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Pneumonia

Pneumonia is defined as an inflammatory disease of the terminal airways and pulmonary interstitium. It is
important to recognize that pneumonia has many etiologies. Too often, the term “pneumonia” is used
inappropriately as a synonym for bacterial pneumonia, and clinical findings indicative of pneumonia are
erroneously ascribed to bacterial infection. Infectious agents that may cause pneumonia include bacteria
(including rickettsial agents), viruses (canine distemper virus, canine influenza virus, CAV-2, canine PIV,
feline herpesvirus, feline calicivirus), protozoa (Toxoplasma, Neospora), respiratory parasites
(Paragonimus, Aelurostrongylus, Filaroides), and fungi (Blastomyces, Histoplasma, Coccidioides,
Aspergillus, Cryptococcus, and Pneumocystis).
Some viral agents predispose to secondary bacterial pneumonia (canine distemper virus, canine PIV,
FeLV, and FIV). Noninfectious forms of pneumonia include aspiration pneumonia, pneumonia secondary
to smoke inhalation, and lipid pneumonia (exogenous lipid pneumonia from aspiration of fatty substances
or endogenous lipid pneumonia related to lipid release from breakdown of pulmonary tissues).
Appropriate treatment of pneumonia requires identification of the specific etiology, including identification
of specific organisms and their antimicrobial sensitivities in bacterial disease.
Bacterial pneumonia is considered a secondary condition that is established following some other
pathological insult that impairs the natural defense mechanisms of the lung. Infection is usually
associated with resident respiratory flora, although hematogenous spread is another potential source of
bacteria (Enterococcus), and most cases of pneumonia involve more than one bacterial agent
(polymicrobial). Common agents include Streptococcus, Staphylococcus, E. coli, Pasteurella, Klebsiella
Pseudomonas, Bordetella, and Mycoplasma. Samples for bacterial culture and sensitivity can be
collected by TTW, BAL, or lung aspirate. Empiric antibacterial therapy using broad-spectrum drugs with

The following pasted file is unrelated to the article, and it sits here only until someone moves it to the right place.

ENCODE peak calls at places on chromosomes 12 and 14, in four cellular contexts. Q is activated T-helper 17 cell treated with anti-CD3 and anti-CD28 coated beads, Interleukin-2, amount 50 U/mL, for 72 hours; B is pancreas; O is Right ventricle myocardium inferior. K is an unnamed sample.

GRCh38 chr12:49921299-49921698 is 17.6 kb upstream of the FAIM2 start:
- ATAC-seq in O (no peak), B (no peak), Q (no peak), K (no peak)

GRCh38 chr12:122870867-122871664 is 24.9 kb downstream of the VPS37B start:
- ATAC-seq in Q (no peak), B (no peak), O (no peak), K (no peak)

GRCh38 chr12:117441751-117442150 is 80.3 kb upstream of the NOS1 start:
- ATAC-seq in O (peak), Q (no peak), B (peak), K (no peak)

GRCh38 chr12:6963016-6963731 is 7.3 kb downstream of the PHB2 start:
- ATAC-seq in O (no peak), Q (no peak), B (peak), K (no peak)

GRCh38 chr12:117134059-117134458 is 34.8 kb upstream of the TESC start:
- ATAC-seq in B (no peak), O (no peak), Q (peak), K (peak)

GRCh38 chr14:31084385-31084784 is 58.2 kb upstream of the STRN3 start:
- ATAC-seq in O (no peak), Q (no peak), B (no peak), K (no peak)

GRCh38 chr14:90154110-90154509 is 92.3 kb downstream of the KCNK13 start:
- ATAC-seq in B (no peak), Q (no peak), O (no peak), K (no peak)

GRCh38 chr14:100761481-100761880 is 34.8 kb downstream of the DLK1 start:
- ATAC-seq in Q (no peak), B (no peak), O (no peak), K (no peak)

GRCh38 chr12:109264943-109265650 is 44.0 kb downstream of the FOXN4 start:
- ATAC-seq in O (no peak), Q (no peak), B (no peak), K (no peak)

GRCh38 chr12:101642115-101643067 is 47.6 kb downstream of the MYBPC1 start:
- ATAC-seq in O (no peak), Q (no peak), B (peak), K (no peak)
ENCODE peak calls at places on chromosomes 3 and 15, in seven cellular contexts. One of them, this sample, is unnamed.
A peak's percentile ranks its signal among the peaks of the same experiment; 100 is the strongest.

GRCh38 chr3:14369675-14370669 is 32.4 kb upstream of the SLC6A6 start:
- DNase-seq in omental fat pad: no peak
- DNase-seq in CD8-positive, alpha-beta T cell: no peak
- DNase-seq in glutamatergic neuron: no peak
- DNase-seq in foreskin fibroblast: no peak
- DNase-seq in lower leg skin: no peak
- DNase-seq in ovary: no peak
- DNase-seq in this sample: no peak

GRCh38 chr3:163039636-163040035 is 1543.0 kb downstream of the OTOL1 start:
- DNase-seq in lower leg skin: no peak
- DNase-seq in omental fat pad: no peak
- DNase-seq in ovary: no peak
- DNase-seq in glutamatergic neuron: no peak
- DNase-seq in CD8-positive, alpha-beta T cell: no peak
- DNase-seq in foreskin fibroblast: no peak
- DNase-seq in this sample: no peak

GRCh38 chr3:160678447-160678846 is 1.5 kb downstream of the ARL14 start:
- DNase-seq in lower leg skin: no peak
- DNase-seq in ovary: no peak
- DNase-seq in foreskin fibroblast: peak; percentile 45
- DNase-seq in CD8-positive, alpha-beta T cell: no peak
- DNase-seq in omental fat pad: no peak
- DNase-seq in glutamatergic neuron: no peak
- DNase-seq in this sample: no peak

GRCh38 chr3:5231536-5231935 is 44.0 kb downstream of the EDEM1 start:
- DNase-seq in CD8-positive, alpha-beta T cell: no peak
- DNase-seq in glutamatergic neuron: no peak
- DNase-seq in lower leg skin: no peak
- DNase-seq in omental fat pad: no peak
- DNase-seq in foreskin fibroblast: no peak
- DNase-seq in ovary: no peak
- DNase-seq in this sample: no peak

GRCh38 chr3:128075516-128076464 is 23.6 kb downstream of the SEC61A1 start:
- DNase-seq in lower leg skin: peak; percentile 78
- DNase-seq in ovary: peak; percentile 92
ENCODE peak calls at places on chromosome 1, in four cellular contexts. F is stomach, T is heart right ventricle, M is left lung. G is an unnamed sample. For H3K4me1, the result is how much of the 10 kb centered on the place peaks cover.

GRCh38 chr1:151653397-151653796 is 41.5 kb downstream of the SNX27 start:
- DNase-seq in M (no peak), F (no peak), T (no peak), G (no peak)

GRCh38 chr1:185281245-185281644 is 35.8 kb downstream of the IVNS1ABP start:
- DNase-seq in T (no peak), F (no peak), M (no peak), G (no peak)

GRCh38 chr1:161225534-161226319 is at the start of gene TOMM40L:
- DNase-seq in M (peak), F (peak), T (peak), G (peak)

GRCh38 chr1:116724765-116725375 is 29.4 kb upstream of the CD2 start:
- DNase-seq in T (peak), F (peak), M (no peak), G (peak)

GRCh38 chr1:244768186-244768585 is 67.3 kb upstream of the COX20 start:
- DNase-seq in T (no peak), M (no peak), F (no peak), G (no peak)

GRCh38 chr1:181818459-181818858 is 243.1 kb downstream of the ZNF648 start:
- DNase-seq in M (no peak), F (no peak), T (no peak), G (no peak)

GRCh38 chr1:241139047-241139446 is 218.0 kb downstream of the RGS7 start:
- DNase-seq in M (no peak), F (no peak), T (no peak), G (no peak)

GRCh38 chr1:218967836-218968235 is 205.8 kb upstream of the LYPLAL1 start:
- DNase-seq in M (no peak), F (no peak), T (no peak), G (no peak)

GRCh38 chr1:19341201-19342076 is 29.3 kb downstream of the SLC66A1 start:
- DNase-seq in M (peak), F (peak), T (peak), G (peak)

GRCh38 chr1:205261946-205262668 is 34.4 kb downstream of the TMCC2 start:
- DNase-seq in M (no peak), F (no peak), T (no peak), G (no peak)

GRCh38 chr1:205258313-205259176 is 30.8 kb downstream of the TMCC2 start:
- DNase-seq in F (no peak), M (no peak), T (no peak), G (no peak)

good respiratory distribution should be initiated pending culture results. A combination of (1) an
aminopenicillin or a first-generation cephalosporin and (2) a fluoroquinolone or an aminoglycoside
provides a rational empiric choice. Parenteral administration of drugs is advised for patients with severe
hypoxemia that may secondarily impair gut function and absorption of orally administered drugs. Aerosol
administration of antibiotics is not recommended. Response to treatment is monitored by sequential
thoracic radiographs ± ABG determination and antibacterial drugs are continued until 1–2 weeks past
resolution of clinical and radiographic evidence of disease.
Other forms of infectious pneumonia are also treated as indicated for the specific causative agent (i.e.,
long-term [months] administration of oral antifungal drugs with or without a course of injectable antifungal
drug for fungal pneumonia; clindamycin or trimethoprim–sulfa with or without pyrimethamine for protozoal
pneumonia). Patients with infectious or noninfectious pneumonia will often require general treatment
measures such as oxygen supplementation, fluid therapy, nebulization, and coupage. Use of
bronchodilators and mucolytics in the treatment of pneumonia is controversial.

Small animal internal medicine for veterinarian technisi